Arts and crafts in jail lead to jobs

Martin Whittaker visits a prison where the inmates are building a business in fine furniture decoration using traditional skills

OSCAR is busy finishing off a nest of tables, inlaying the tops with satinwood and rosewood veneer. The quality of workmanship is high - and it needs to be. This piece of reproduction furniture will sell for around Pounds 500.

Across the way, Chris is glueing strips of walnut along the edge of a dining table. There are other pieces here - a cylinder bureau in the Sheraton style, veneered in yew, a bow-fronted chest of drawers, a child's bed depicting a classic Ferrari racing car.

This group of craftsmen is about to go into business, finishing 17th and 18th-century reproduction furniture with their own designs. They have the skills and they have a ready market for their work. But they will probably never meet their customers - Oscar, Chris and the others are all inmates at Her Majesty's Prison Channings Wood in Devon.

The venture began as a collaboration between the category C prison's education department and local furniture-makers, Brights of Nettlebed.

The company's managing director, Robert Stamp, was visiting when he saw an inmate carving chess pieces from soap. "These were so intricate in detail, it alerted me to the potential talent that was available," he said.

The prison's education co-ordinator, Chris Brimecombe, realised they could tap into traditional prisoners' skills, while giving the inmates new training opportunities. "All prisoners make their own tobacco boxes," he said.

"They all decorate their own cigarette lighters. And they all do match modelling. Those are traditional prison crafts. One of the things this project offers is to take those skills and show them how to make something marketable. "

Under the scheme, hand-built furniture is brought into the workshops for fine decorative finishing, whether painting, inlaying, veneering or polishing. Inmates found to have appropriate skills and enthusiasm are encouraged to join and develop them or learn new ones. The pieces then return to Brights for sale.

The inmates decide on the designs they will use and research them meticulously. And they are encouraged to develop an "employment plan" to prepare for their release.

In the workshop, 28-year-old Chris enthuses about the project. He has been in prison for two years and three months but is due for release early next year.

"You can lose yourself in your work," he said. "It's not repetitive. I might be doing this one day, and working on something else the next. My job on the outside was doing flooring. Really, this is just adding another craft to that."

In the nearby paint workshop, Dean, 31, is painting his own intricate designs on a chest of drawers. He is the project's art co-ordinator. What did he do before prison?

"I've never had a job," he pauses and laughs. "Burglar, I suppose. I had a drink problem - it always gets the better of me and then I'm breaking the law."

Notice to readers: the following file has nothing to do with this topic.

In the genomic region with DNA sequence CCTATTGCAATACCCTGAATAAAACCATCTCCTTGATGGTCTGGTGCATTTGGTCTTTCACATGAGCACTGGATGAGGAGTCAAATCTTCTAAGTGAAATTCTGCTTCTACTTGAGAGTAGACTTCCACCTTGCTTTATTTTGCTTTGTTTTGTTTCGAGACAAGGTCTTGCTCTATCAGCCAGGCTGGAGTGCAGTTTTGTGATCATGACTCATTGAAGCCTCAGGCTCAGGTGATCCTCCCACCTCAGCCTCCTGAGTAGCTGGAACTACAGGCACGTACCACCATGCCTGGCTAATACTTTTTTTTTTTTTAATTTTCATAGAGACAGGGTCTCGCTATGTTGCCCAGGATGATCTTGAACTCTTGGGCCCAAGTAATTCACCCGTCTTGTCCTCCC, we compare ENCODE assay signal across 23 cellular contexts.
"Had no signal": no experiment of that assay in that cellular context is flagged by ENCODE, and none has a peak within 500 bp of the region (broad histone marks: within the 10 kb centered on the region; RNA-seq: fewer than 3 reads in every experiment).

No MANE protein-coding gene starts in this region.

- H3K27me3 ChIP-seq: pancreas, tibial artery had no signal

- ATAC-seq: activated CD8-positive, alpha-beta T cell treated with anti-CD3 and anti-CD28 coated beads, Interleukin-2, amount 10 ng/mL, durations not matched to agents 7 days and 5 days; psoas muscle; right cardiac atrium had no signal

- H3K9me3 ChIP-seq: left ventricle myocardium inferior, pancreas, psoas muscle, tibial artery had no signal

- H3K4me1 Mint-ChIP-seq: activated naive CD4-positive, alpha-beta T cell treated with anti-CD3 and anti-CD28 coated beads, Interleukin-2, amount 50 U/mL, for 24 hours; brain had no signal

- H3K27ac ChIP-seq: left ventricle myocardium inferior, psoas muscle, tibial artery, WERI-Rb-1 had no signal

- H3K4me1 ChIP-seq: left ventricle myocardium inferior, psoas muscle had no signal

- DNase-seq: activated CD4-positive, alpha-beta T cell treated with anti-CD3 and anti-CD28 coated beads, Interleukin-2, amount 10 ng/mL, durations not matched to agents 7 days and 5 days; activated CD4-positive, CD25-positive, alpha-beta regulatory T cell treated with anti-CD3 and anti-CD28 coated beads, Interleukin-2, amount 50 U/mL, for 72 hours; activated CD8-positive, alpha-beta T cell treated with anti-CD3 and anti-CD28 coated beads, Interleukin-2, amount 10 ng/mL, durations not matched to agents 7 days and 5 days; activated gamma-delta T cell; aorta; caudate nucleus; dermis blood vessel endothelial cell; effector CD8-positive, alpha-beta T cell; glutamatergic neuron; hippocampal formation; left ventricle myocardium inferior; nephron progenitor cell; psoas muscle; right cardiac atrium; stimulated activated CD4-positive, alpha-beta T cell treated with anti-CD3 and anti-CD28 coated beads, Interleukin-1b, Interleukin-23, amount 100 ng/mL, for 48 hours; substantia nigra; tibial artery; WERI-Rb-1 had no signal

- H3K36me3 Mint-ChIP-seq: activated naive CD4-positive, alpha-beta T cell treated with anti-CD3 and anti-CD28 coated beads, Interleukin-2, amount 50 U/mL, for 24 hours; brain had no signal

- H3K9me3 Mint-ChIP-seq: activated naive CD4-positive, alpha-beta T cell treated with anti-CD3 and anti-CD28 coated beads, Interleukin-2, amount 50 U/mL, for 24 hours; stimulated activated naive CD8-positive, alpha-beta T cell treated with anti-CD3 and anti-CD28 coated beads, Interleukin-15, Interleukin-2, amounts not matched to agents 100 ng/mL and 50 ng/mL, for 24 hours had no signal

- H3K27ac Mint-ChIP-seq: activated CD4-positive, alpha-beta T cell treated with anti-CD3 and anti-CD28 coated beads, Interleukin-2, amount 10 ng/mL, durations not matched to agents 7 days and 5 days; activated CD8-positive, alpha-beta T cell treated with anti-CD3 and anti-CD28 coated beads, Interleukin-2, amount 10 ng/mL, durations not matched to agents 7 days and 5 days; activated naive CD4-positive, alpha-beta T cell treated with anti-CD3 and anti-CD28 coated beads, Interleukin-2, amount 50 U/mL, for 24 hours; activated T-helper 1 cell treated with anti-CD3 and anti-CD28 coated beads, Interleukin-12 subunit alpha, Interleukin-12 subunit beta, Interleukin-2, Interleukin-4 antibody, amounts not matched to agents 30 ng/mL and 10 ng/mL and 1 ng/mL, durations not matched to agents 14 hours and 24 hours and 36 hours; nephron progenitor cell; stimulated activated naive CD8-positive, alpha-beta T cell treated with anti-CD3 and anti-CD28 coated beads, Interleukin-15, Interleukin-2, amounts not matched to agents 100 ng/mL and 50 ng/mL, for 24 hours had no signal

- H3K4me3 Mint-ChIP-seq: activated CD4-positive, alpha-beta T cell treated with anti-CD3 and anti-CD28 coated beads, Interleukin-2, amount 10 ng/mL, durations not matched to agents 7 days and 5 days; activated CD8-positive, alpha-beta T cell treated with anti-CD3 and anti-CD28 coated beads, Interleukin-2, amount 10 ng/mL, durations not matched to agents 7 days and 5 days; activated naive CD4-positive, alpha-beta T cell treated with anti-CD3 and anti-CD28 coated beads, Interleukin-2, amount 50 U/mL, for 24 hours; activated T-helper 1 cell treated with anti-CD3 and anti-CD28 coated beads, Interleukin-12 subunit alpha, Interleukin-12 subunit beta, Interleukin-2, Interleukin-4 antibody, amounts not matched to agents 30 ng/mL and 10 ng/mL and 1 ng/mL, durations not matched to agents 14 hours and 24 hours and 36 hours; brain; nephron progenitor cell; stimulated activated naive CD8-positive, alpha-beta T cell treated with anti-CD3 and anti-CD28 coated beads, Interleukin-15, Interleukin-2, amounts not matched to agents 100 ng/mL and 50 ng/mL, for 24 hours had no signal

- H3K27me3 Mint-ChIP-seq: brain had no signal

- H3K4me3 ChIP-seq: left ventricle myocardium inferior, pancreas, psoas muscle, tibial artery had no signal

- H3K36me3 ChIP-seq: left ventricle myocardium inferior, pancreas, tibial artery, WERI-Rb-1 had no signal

When he gets out next year, there's a job waiting for him at Brights, painting their classical designs. "At the moment I help select ideas for the different pieces of furniture. Some are made up by myself."

He points to one depicting Greek gods. "That came out of a book from the Victoria Albert museum. We do a lot of co-ordinating with them.

"We do it by letter, by telephone. And the staff at Brights of Nettlebed fish information out and bring it back for us to put together."

The project has just begun running as a business in its own right, buying in pieces of unfinished furniture and selling them back decorated.

Inevitably there are hurdles, the main one being security. Exactly how the inmates will interact with their customers has still to be finalised. And then there's the issue of what happens to the profits, should they make any. The inmates cannot benefit above their Pounds 16 per week prison wages.

Mr Brimecombe said: "The pledge is that any money will be ploughed back, first into the project itself to better equip it, and second into the education department in general.

"But if it becomes so successful that we are making huge sums of money, somebody is going to say something. Because we are Government-funded we are very closely monitored and supervised. If suddenly someone sees that we're making this massive profit, we're going to have to justify it."

Nationally there are nearly 9,000 inmates doing industrial work linked to some form of on-the-job training, and another 1,300 doing farm work, though schemes involving manufacturing or craftsmanship such as that at Channings Wood are unusual.

Bernard Feist, head of enterprises and supply in the Prison Service, said the collaboration of private companies in prison training is on the increase. "It's an area that's developing. It's something we are pushing and have been pushing for three or four years.

"Although we do NVQ certification, the main reason for us to be there is to provide the work ethic. And it's all about learning the pecking order, working with colleagues, understanding really that there is a social side and social skills required for work. A lot of the people we're taking on haven't got those sorts of skills."

Mr Brimecombe says he's seen enormous changes in the inmates on the Channings Wood furniture project.

"Look at DeanIwhen he joined us he had a fairly massive drugs problem. When he was outside he had an alcohol problem. Over the first couple of months we had substantial ups and downs with him.

"Several times he was going to throw in the towel. It was exploitation. There was nothing in it for him.

"Now all that side of him has gone. He's gained self-esteem and confidence. He knows that now there's an opportunity for him in life. He's actually got a job - for an inmate that's a huge bonus."

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